… people are overlooking: Wentz took 50 sacks in 2020. That was the most in the NFL. And Wentz missed four games. I'm willing to say that Wentz really didn't get a fair shot over the last few years because his line let him down. And now he's going to play behind one of the best lines in the NFL -- IF Indianapolis can overcome the loss of Castonzo. But again, I like taking the chance on Wentz.
… people are overthinking: The return of Marlon Mack and the impact on Jonathan Taylor. I'm a huge Jonathan Taylor mark. And I'm sure you probably know why by now. JT had 1,169 rushing yards -- which led all rookies -- in 2020. One of just four players with 1,400-plus scrimmage yards and at least 12 scrimmage touchdowns. The others? Derrick Henry. Dal Cook. And Alvin Kamara. Ever heard of them? He was at his best down the stretch when he had at least 70 rushing yards in six consecutive games and went for 741 total rushing yards in that span. He even had 78 rushing yards and a touchdown against the Bills in the playoffs. And I know that Marlon Mack is going to return this season after missing nearly all of last year due to injury. That's a depth play. The Colts brought back a running back who knew the offense. He's not going to hurt JT's production at all. I know I'm mostly talking to fantasy enthusiasts with that last point, but trust me, this is going to be Jonathan's year.
… people are also overlooking: More Jonathan Taylor. Taylor joined Hall of Famers Edgerrin James and Marshall Faulk as the only rookies in club history with at least 1,000 rushing yards and 10 rushing touchdowns. And he's one of just five rookies in the past 20 years to average more than 5.0 yards per carry, rush for 1,000-plus yards and score at least 10 touchdowns. The others were Saquon Barkley, Ezekiel Elliott, Adrian Peterson and Clinton Portis. Another pretty decent group.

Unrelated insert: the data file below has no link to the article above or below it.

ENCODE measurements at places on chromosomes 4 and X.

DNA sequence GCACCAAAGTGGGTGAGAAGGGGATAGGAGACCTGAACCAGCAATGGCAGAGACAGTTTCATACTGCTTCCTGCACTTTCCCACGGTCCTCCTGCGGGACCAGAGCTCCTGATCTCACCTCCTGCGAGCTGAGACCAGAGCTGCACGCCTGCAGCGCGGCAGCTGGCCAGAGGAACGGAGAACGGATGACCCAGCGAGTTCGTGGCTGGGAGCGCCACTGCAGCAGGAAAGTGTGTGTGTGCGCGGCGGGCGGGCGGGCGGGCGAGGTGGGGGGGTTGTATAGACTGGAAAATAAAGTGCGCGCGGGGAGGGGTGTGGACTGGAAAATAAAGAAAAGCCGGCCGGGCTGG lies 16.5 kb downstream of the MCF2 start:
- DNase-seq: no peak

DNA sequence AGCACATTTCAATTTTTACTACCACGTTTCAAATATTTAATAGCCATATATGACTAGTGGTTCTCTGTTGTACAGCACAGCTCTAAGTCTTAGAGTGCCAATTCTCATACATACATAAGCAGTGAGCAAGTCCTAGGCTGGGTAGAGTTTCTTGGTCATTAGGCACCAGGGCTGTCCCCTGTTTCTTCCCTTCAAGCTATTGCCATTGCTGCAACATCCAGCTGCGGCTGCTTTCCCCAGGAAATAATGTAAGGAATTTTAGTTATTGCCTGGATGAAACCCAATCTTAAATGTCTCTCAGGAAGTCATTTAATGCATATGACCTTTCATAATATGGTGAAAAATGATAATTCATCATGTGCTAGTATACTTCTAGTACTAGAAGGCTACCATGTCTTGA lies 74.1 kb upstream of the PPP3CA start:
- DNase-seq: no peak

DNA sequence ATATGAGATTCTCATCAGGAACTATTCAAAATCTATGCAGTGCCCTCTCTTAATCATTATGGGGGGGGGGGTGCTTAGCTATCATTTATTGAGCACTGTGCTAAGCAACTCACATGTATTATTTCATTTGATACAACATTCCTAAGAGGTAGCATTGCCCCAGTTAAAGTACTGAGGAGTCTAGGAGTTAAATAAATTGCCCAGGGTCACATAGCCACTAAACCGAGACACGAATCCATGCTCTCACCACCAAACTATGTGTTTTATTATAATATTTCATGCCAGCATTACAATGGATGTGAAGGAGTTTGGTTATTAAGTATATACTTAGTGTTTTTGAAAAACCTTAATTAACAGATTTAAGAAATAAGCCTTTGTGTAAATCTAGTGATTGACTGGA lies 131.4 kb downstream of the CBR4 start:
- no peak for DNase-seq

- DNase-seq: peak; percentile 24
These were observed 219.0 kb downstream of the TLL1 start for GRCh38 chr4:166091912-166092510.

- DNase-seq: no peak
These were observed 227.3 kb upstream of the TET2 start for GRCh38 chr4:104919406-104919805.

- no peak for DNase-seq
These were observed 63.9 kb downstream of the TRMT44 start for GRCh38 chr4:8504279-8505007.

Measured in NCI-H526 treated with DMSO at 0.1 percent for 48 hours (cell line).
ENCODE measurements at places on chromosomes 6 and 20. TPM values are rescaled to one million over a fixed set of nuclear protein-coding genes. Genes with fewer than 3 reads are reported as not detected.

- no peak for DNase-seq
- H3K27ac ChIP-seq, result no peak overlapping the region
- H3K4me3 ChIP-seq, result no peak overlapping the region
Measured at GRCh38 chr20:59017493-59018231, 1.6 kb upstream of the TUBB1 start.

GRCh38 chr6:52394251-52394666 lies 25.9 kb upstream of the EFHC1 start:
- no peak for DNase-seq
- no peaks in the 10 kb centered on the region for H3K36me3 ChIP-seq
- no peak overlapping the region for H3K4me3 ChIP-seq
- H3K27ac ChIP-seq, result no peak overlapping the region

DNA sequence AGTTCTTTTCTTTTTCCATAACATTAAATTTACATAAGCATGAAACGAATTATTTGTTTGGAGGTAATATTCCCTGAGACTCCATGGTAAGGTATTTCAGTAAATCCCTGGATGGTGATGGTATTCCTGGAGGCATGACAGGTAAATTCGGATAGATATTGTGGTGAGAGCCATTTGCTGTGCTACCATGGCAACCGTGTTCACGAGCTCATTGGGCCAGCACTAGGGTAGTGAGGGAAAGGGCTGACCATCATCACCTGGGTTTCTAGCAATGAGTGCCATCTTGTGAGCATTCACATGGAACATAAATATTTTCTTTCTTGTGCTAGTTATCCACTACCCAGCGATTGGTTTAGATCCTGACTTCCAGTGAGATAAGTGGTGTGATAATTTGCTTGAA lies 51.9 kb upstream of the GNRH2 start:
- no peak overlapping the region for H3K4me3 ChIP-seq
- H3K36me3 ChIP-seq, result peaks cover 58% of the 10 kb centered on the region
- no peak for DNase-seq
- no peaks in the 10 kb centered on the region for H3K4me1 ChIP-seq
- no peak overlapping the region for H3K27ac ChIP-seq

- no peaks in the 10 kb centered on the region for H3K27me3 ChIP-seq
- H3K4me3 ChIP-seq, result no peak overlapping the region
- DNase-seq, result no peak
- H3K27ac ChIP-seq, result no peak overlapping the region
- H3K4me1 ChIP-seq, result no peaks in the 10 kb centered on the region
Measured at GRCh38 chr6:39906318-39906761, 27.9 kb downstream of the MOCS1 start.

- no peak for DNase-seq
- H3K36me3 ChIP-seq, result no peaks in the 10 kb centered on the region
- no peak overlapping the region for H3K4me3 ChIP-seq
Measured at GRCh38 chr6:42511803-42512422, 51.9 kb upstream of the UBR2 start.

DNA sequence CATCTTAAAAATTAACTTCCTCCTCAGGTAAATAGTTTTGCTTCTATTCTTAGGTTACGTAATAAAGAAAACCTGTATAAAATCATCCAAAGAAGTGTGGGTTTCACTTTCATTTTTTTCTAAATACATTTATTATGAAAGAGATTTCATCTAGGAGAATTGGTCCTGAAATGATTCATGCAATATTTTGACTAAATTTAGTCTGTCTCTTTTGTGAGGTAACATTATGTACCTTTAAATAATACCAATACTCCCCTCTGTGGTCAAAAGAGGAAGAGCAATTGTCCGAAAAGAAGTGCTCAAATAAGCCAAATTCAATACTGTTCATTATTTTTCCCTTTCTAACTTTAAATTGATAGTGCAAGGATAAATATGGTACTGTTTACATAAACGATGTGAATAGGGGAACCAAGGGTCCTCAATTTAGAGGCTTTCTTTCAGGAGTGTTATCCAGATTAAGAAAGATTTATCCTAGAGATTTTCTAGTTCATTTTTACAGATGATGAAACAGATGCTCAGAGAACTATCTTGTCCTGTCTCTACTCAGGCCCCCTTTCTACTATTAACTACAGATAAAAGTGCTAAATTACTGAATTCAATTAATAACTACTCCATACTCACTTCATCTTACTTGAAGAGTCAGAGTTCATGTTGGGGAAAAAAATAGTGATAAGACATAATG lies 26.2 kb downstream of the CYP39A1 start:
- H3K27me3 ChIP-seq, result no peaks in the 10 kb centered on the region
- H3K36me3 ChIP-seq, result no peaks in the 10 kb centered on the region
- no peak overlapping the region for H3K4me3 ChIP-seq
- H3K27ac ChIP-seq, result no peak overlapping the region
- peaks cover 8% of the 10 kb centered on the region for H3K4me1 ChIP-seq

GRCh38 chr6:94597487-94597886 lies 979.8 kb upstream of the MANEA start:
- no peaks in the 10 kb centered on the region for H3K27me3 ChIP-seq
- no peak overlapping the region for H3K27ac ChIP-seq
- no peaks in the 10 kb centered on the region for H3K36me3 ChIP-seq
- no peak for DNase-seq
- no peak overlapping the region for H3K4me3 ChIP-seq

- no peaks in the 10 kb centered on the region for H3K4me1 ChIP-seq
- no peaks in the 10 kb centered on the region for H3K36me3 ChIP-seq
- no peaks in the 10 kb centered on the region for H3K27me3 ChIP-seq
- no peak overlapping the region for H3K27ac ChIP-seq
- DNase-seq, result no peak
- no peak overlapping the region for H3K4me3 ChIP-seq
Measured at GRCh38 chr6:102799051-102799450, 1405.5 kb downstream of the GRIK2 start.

For 2021 to be a success, the Colts MUST:
- Make the playoffs, minimum. The roster is playoff-worthy just on the defensive side alone. The offensive line has been one of the best in the NFL. The Colts have to get to the playoffs. Especially with two teams in the division not expected to be among the top half of the conference. Getting a definitive answer on Wentz would also be a plus.
This is an interesting year. It's difficult to find stability and consistency if you are struggling to find a franchise quarterback. I'm a Bears supporter, so I know about this all too well. The best-case scenario is Reich turns the clock back to 2017 for Wentz. Pittman turns into Calvin Ridley. And the Colts are clashing with the Chiefs to represent the AFC in the Super Bowl. The worst would be going 9-8, Wentz missing some games. And you settle for signing Nick Foles in the offseason.